how do you top an event that broke airshow records in 2007 when it generated $155 billion worth of business in just five days– roughly equivalent to the gross domestic product of Hungary or Kuwait for an entire year? Fairs & Exhibitions surely never expected the 2009 Dubai Airshow to top its predecessor in terms of sheer monetary value, and indeed the final orders tally–valued at $14 billion–came to less than 10 percent of the 2007 total.
Nonetheless, the show, staged November 15 to 19 in the United Arab Emirates, was by no means a pedestrian affair. Rather, it was a fair reflection of the fact that the Middle East remains just about the only region of the world still achieving significant growth in air transport and where governments are ramping up defense capability across the board.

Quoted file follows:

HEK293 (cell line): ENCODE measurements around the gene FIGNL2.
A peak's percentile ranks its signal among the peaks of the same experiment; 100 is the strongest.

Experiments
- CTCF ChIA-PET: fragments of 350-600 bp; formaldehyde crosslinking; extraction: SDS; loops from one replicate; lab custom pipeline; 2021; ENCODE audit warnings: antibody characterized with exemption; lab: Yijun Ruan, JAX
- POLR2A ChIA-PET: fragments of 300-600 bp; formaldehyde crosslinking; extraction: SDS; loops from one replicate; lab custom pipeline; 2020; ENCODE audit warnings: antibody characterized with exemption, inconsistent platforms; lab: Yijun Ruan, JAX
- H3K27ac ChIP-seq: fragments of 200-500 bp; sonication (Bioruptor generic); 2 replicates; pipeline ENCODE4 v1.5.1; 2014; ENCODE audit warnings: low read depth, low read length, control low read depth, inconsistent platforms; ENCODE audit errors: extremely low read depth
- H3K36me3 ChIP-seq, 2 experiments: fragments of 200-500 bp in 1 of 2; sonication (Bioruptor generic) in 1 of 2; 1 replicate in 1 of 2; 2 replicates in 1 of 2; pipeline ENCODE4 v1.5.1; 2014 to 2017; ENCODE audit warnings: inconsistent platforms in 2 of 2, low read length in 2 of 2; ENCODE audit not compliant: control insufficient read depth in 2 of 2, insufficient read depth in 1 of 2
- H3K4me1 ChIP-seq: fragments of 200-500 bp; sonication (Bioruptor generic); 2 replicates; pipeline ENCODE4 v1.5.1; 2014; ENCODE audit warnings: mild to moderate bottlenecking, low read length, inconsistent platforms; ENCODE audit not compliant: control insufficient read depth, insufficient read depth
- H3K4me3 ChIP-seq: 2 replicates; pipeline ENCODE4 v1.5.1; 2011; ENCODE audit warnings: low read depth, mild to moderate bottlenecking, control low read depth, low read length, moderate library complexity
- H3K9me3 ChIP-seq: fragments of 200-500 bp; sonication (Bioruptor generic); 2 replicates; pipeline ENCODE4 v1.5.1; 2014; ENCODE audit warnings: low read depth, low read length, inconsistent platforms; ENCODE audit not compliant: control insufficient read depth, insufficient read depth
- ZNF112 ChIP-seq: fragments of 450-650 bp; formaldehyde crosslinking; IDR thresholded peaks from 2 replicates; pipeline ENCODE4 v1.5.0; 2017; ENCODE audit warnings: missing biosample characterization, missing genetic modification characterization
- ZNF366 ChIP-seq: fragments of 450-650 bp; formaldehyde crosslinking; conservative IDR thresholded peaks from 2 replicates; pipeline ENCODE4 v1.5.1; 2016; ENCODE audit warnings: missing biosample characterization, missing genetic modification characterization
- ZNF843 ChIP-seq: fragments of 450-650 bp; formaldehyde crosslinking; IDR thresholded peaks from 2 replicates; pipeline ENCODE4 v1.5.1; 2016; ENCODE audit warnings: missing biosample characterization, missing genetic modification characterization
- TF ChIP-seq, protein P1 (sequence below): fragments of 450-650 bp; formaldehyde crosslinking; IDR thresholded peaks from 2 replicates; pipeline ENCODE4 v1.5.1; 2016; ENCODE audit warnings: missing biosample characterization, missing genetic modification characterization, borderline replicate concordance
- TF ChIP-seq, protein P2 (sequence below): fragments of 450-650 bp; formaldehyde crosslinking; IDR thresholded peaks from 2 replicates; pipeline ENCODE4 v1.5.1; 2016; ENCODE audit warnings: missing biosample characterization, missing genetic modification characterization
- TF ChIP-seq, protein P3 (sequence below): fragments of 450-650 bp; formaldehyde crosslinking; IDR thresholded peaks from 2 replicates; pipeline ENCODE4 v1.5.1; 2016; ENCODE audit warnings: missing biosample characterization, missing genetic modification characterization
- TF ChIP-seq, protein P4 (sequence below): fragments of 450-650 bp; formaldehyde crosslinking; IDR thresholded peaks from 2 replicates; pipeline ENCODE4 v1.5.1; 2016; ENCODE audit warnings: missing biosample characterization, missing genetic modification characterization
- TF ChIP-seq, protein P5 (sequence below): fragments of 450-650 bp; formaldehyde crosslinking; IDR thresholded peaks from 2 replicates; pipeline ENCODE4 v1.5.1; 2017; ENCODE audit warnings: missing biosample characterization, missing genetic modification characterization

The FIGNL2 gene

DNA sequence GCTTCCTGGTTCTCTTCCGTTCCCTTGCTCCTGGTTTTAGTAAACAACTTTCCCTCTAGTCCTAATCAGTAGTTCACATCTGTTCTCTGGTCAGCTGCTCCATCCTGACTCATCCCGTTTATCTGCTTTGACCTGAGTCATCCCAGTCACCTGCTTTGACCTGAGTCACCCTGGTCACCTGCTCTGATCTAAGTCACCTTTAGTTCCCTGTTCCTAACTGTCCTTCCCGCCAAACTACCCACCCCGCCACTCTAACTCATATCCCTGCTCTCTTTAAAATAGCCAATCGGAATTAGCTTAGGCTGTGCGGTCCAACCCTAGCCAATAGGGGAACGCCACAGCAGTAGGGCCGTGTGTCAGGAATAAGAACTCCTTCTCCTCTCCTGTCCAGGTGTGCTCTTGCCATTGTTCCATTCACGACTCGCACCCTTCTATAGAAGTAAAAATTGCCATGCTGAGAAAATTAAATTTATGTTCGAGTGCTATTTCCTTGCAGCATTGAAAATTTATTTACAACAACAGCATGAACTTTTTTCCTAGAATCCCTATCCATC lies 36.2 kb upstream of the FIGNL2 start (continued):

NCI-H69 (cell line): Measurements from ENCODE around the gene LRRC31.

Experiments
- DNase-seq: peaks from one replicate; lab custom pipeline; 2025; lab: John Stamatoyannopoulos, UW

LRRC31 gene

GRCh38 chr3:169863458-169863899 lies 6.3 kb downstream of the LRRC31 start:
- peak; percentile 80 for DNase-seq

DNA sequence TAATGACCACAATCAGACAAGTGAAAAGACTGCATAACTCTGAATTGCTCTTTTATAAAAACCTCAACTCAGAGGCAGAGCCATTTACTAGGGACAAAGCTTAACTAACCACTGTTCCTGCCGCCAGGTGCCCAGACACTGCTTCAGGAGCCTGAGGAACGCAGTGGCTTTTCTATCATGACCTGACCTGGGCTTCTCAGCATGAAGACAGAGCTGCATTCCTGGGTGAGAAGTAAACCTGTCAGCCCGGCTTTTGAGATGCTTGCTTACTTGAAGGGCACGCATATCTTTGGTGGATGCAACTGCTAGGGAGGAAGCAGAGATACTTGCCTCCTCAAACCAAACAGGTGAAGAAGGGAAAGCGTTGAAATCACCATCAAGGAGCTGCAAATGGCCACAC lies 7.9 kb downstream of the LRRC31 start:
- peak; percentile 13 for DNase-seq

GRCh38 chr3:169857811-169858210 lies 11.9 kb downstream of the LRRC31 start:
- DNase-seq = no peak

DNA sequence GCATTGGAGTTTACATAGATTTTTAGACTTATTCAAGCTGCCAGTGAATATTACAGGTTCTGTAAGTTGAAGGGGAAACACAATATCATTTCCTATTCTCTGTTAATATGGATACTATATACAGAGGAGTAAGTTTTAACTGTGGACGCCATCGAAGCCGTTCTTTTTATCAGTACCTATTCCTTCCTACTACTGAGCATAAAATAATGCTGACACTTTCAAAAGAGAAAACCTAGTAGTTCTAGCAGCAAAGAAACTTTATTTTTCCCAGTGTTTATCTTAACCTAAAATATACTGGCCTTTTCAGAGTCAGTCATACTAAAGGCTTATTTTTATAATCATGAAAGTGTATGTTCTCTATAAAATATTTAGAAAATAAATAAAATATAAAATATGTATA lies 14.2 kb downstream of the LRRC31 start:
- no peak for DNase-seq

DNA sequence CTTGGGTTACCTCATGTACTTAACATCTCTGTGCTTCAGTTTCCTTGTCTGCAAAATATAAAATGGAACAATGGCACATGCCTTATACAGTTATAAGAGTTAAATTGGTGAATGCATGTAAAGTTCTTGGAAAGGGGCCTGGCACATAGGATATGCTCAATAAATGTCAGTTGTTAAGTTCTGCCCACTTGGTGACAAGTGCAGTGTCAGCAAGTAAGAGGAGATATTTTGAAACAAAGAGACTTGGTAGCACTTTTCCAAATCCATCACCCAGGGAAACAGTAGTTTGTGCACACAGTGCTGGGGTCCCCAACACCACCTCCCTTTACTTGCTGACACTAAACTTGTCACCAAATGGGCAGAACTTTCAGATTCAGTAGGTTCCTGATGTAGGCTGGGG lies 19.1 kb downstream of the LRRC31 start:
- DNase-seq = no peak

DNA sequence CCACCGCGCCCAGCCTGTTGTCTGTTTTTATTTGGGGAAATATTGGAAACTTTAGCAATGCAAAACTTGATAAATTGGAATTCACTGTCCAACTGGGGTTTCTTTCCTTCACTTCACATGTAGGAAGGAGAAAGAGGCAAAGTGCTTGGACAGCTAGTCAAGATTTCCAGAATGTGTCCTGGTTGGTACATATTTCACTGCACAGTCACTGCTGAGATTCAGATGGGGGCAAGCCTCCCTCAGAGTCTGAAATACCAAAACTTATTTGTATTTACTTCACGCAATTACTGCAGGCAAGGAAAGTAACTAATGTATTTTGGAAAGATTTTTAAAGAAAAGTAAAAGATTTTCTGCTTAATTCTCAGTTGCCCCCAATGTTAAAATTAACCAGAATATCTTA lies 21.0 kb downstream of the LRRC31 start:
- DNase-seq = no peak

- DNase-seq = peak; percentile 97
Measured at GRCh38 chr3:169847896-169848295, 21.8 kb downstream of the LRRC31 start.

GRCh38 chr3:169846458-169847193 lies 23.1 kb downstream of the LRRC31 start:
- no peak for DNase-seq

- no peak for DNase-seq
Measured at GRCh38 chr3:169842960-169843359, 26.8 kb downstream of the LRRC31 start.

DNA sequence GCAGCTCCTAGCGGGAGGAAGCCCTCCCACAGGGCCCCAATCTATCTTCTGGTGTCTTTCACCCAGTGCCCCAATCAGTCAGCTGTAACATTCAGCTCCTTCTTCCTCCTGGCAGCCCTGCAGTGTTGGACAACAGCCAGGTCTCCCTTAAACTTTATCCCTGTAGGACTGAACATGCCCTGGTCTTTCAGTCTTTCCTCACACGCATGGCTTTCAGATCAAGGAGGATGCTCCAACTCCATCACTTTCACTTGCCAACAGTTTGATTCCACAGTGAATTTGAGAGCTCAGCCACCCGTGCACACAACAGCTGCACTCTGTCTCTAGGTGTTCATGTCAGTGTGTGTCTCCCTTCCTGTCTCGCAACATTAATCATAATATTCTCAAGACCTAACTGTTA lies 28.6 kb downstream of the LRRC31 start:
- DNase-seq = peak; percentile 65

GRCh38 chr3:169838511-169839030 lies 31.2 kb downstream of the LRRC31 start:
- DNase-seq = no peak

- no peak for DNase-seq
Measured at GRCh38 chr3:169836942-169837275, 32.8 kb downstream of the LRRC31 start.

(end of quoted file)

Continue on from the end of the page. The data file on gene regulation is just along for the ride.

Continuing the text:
Dubai’09, in fact, was larger in some respects than the truly exceptional 2007 event, achieving a 5-percent growth in the number of exhibitors, to 890 firms from 850 in 2007. Some companies had cancelled or reduced their participation, but no fewer than 150 new companies from 20 countries arrived in their place.
Dubai’09 served up a tasty platter of 130 aircraft to savor. In addition to favorites such as the Airbus A380, the flying display had some eye-catching novelty in the form of an international debut for China’s new Avic L-15 Falcon jet trainer, Boeing’s AH-6i helicopter and the Lockheed Martin F-22 Raptor.